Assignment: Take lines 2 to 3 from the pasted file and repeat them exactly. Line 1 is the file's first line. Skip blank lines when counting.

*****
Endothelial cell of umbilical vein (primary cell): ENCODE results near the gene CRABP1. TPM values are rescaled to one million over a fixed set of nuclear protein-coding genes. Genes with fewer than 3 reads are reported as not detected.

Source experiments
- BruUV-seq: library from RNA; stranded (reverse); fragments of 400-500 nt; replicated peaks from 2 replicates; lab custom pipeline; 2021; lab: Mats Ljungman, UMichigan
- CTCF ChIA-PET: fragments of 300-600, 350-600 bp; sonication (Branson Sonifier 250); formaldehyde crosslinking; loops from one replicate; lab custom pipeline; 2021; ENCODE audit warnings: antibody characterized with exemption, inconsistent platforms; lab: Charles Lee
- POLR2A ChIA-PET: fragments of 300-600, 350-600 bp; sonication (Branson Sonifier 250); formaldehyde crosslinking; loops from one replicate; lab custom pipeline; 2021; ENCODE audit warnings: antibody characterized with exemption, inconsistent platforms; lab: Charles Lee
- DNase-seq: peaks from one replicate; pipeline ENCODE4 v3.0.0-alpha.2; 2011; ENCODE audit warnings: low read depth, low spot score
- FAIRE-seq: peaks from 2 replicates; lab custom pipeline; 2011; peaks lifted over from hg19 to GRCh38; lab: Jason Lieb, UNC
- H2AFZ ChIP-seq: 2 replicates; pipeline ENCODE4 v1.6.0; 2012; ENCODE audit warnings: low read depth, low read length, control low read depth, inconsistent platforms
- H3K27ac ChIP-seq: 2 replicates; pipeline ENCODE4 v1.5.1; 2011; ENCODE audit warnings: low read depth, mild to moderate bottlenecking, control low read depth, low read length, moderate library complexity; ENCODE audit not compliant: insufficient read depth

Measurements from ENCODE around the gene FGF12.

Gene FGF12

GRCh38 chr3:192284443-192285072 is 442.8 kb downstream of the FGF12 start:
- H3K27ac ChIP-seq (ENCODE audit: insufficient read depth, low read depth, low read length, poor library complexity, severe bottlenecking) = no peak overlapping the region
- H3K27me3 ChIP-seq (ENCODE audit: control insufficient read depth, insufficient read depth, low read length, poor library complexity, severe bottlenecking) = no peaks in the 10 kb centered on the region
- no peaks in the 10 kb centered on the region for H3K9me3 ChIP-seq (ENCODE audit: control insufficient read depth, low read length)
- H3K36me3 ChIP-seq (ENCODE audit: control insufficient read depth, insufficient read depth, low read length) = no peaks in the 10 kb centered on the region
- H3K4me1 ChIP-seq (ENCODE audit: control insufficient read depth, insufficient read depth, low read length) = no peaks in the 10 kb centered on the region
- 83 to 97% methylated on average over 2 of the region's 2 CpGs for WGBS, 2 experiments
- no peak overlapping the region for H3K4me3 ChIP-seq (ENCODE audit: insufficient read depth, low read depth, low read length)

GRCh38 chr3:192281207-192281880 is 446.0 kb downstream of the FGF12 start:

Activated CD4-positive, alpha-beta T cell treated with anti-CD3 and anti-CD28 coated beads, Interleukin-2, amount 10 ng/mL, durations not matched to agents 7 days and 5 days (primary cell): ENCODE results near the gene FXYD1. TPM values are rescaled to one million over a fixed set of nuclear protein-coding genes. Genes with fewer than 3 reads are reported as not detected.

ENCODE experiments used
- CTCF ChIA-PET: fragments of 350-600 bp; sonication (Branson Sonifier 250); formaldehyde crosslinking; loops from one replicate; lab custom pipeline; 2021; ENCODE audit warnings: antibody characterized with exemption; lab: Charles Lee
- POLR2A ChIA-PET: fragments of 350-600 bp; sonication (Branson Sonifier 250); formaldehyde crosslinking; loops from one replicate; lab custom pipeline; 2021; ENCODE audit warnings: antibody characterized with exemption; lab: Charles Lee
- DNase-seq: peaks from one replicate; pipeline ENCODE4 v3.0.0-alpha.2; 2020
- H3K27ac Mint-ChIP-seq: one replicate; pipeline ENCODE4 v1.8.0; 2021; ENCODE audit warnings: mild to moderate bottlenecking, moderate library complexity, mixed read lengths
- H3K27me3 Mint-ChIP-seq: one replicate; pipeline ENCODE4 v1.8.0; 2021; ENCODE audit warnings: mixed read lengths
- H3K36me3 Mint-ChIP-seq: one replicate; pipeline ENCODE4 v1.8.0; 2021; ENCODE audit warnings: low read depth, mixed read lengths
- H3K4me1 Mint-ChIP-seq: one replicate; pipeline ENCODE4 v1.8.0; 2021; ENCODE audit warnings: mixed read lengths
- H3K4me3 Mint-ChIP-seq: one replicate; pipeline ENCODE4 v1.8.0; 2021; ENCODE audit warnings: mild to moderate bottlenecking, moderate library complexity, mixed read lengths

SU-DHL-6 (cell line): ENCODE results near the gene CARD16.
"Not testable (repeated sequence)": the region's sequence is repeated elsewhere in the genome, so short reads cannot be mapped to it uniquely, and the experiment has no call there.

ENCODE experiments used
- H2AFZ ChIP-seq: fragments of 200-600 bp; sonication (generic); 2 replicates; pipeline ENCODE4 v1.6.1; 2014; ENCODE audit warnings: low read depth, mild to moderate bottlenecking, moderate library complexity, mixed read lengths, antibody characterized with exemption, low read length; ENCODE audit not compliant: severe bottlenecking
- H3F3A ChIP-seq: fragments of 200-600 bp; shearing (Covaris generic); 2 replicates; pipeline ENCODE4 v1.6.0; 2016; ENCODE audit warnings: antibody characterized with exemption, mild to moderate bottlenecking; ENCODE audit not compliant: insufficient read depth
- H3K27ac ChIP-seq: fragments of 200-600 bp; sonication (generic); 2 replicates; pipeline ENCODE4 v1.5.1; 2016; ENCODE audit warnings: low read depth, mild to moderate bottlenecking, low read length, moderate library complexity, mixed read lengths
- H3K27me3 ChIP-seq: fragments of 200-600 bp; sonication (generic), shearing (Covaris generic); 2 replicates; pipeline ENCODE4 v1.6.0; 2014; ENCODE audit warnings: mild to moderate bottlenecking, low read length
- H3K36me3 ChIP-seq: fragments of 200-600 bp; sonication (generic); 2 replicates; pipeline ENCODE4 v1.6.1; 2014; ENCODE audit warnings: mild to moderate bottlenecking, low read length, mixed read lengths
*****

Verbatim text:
Source experiments
- BruUV-seq: library from RNA; stranded (reverse); fragments of 400-500 nt; replicated peaks from 2 replicates; lab custom pipeline; 2021; lab: Mats Ljungman, UMichigan